In this brief guide, we will provide an answer to the question, “Do cherries cause constipation?”. We will further elaborate on the side effects of eating too many cherries along with the nutritional profile of cherries.
Do cherries cause constipation?
Yes, cherries can cause constipation. In spite of the high fiber content, excessive consumption of cherries can also, unexpectedly, lead to constipation in some people. It is, therefore, advised to not eat more than one cup of cherries per day.
How much fiber is in cherries?
One cup of sweet cherries with pits at approximately 138g contains 2.9 g of dietary fiber. The same quantity of tart cherries has somewhat less fiber. The recommended daily intake of fiber for an average adult is between 20 and 38 g of dietary fiber per day.
Consuming too many cherries, which is relatively easy to do as cherries are very tasty and is tough to control, can surpass the total recommended daily fiber intake and result in diarrhea.
What other nutrients are present in cherries?
As per the USDA, one cup of fresh cherries provides:
- Calories: 95
- Proteins: 1.6 grams
- Fats: 0.3 grams
- Carbs: 24 grams
- Sugar: 19.2 grams
- Calcium: 20 milligrams
- Iron: 0.5 milligrams
- Magnesium: 17 milligrams
- Potassium: 333 milligrams
- Vitamin C: 10.5 milligrams
The side effects of eating too many cherries
A number of side effects linked to the intake of tart and sweet cherries are due to overconsumption, food allergies, malabsorption problems, and are typically mild.
Consuming too many cherries is considered to mainly cause an upset stomach with symptoms such as bloating, burping, flatulence, constipation, diarrhea and abdominal pain.
Generally, diarrhea and constipation are the two most expected side effects caused by the consumption of cherries which is surprising since cherries are also used as a natural antidote for the cure of both diarrhea and constipation.
Why do cherries cause constipation?
Eating cherries results in constipation in some people. Normally, cherries do not cause constipation. Rather, cherries are considered a cure for constipation
Cherries are natural laxatives, credit goes to their high content of dietary fiber and, because of this, cherries help in promoting easy and normal bowel movements. Though rare, eating too many cherries can cause constipation.
How do cherries cause constipation?
The precise phenomenon of how cherries cause constipation hasn’t been well-understood yet. But, it is thought that too much consumption of the cherries, consuming cherries with pits or an underlying allergy or digestive illness can result in constipation.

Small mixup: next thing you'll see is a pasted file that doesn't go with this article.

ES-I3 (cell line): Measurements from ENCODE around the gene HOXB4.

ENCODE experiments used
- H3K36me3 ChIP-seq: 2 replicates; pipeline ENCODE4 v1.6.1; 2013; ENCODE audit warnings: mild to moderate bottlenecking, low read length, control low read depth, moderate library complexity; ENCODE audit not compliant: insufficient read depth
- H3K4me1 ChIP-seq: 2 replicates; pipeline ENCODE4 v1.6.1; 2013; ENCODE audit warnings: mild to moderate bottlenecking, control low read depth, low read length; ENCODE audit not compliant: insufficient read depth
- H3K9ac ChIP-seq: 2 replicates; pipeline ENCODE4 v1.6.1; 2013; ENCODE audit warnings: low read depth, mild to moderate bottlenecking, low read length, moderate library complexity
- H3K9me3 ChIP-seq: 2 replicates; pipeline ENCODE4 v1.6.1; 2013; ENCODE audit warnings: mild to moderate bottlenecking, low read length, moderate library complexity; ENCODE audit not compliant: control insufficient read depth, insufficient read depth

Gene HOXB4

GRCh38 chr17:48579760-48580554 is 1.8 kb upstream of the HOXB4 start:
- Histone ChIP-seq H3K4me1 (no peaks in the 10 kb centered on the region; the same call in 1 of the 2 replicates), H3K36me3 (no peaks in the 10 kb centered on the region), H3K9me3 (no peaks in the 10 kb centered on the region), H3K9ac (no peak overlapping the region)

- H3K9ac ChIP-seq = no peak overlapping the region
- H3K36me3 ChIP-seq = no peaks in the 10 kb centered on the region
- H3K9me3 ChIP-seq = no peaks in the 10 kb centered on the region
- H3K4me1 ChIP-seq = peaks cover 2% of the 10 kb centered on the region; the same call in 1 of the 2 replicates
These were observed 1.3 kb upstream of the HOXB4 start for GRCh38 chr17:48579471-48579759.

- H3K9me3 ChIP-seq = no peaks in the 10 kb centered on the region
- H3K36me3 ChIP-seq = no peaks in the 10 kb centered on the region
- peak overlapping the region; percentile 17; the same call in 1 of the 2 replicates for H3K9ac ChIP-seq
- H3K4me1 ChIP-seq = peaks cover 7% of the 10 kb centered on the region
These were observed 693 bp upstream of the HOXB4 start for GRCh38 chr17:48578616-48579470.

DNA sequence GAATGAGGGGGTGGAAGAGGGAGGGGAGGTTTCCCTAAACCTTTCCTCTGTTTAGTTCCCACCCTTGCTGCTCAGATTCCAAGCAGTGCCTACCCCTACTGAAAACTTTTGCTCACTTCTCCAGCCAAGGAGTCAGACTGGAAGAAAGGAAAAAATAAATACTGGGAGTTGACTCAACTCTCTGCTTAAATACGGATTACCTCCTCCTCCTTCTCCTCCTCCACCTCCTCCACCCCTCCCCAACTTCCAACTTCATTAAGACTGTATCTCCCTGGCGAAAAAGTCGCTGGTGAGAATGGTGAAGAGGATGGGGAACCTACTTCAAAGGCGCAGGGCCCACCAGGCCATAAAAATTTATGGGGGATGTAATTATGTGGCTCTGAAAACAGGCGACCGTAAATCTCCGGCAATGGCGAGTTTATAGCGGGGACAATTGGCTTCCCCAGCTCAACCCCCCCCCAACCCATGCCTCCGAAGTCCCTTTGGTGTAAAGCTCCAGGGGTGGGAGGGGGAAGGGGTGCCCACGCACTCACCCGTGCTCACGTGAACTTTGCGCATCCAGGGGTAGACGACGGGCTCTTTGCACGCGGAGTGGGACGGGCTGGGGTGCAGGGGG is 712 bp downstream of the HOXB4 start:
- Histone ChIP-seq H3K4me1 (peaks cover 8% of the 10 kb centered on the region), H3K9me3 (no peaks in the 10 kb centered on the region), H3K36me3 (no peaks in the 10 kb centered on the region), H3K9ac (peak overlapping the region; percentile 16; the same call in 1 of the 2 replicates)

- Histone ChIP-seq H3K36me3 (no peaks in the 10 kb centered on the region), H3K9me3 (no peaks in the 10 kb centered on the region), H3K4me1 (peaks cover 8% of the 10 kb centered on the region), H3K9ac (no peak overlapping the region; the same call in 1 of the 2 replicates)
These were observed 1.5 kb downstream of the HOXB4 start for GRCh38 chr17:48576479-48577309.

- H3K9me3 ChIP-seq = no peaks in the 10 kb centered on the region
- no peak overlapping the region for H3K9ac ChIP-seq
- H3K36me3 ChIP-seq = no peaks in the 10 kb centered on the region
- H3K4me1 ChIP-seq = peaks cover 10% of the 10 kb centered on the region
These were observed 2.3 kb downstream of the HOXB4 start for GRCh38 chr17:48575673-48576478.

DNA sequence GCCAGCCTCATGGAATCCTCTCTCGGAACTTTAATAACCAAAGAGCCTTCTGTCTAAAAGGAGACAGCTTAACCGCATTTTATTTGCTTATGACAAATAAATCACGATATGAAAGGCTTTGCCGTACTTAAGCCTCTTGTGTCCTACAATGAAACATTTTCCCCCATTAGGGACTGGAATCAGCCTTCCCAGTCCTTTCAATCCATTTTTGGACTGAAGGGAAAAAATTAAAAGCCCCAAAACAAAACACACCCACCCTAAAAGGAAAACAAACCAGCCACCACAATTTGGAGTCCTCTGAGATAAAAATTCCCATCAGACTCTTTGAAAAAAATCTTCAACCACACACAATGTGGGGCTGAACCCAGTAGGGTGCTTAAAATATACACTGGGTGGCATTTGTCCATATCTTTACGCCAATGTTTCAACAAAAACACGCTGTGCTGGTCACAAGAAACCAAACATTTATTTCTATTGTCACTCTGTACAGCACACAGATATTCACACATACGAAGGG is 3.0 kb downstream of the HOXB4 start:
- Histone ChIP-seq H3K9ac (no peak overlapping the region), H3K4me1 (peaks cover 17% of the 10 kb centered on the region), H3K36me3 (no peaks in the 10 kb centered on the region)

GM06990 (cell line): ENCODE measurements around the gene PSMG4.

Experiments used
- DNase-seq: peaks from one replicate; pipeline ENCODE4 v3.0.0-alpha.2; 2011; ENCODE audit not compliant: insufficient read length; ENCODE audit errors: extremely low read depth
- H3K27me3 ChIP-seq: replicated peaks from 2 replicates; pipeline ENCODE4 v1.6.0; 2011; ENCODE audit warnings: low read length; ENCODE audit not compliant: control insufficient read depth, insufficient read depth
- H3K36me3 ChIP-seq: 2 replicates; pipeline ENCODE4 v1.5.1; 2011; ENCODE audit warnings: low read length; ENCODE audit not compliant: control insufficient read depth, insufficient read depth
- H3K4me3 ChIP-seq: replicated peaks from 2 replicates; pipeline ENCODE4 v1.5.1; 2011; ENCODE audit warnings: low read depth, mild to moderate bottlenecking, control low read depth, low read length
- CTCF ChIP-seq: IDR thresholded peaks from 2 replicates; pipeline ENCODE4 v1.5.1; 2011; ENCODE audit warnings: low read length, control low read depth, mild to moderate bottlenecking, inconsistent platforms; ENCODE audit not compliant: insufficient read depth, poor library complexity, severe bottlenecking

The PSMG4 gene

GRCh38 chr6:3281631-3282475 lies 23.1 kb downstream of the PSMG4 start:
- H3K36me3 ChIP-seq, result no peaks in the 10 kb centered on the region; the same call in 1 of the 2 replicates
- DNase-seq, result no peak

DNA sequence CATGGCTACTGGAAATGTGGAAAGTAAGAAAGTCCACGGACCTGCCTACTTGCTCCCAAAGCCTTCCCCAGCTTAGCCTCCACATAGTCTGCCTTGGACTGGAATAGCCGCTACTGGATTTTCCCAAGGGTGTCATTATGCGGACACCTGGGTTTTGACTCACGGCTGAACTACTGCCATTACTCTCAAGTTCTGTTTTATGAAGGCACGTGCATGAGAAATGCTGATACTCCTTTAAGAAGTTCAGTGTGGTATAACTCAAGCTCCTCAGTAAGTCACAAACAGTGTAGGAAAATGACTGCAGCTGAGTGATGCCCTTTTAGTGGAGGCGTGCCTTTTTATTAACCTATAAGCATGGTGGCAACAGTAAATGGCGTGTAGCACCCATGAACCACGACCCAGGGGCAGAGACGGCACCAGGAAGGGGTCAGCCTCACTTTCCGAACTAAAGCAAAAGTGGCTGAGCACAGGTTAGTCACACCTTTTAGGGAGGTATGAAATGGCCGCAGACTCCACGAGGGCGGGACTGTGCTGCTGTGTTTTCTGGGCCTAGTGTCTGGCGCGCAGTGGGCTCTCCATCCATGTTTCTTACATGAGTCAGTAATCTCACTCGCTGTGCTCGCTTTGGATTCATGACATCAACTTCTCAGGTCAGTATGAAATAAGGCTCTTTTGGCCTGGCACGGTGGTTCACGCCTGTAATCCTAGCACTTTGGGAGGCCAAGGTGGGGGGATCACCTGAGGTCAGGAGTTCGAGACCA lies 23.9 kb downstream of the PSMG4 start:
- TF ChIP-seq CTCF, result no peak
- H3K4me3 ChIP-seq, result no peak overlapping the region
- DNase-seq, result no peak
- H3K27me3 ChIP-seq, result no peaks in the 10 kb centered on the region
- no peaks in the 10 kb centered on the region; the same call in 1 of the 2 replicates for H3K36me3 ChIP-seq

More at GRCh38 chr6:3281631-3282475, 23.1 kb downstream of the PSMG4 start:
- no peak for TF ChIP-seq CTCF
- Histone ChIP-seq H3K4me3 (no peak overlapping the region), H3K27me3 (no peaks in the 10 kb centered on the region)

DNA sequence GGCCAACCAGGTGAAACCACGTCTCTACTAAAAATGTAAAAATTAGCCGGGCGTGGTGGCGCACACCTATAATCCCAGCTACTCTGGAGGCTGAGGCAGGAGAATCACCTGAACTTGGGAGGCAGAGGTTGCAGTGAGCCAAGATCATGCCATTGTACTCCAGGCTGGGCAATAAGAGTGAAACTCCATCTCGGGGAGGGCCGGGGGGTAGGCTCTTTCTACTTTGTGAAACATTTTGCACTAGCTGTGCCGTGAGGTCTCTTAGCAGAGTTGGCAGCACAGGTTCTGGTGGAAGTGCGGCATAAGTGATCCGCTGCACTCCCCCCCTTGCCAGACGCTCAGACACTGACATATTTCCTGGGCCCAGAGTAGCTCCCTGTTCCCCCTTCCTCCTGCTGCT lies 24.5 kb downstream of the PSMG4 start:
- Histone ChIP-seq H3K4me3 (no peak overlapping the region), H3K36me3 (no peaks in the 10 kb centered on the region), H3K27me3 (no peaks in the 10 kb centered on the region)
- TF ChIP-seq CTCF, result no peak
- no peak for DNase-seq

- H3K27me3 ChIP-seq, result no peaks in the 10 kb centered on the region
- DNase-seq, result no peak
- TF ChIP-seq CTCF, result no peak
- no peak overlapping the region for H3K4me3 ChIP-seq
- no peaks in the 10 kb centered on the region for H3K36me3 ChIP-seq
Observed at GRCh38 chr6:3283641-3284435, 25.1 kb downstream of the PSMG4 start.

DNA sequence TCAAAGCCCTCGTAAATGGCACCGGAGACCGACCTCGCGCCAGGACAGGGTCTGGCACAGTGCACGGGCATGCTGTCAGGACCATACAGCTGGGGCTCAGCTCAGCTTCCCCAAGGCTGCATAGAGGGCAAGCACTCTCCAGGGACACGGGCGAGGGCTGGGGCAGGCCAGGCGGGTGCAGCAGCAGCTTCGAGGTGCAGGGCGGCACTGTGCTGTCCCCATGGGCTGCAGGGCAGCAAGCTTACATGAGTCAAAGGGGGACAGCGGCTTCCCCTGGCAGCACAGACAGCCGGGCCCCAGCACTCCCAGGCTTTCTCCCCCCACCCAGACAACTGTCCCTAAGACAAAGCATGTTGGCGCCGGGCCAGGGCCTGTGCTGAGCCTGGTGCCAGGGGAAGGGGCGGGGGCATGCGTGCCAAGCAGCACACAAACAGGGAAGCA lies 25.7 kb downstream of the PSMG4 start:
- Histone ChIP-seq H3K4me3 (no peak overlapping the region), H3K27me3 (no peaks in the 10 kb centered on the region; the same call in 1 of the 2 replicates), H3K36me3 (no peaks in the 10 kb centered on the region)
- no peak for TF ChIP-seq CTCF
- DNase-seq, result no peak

An excess intake of cherries can cause diarrhea and constipation. Different individuals might experience different symptoms. Also, what comprises excess consumption differs for every individual.
Consuming cherries with pits
Though rare, some individuals and children, specifically, may consume cherries with pits. Since cherry pits aren’t easily digested, consuming them would affect digestion which could result in constipation. Excessive consumption of cherry pits can, in rare cases, result in intestinal obstruction.
Food intolerance and underlying illnesses
Underlying conditions, for example, IBS might be a reason for constipation (and also diarrhea) in reaction to particular trigger foods.
Cherries are a FODMAP, a kind of food having fermentable oligo, di, and monosaccharides along with polyols (for example sorbitol and mannitol) which can aggravate inflammatory bowel syndrome flare-ups which might clarify the occurrence of constipation.
Why do cherries cause nausea and vomiting?
Cherries have a high content of quercetin, an antioxidant that aids in fighting heart disease and cancer. In some individuals, an excessive amount of quercetin can lead to nausea and vomiting in people with insensitive guts.
Why do cherries cause stomach bloating, gas or flatulence?
Cherries have a high content of cellulose, a carbohydrate that helps in regulating bowel movements. The bacteria present in the human intestine feed upon cellulose, producing gas as a by-product.
Consuming too many cherries can activate excessive production of this gas which then results in intestinal bloating, flatulence and pain.
Consuming a lot of cherries results in increased consumption of dietary fiber. This results in sudden and faster bowel movements. Since the processing of bowel movements takes place quicker than normal, they are less developed and therefore watery or simply fluid.
But getting considerably extra fiber than your body demands daily, for example from overconsuming cherries, aggravates these effects and can cause loose stools and diarrhea and other related symptoms (aching cramps, urgent need for a bowel movement, bloating and gas).
Other FAQs about Cherry that you may be interested in.
In this brief guide, we have provided an answer to the question, “Do cherries cause constipation?”. We have further elaborated on the side effects of eating too many cherries along with the nutritional profile of cherries.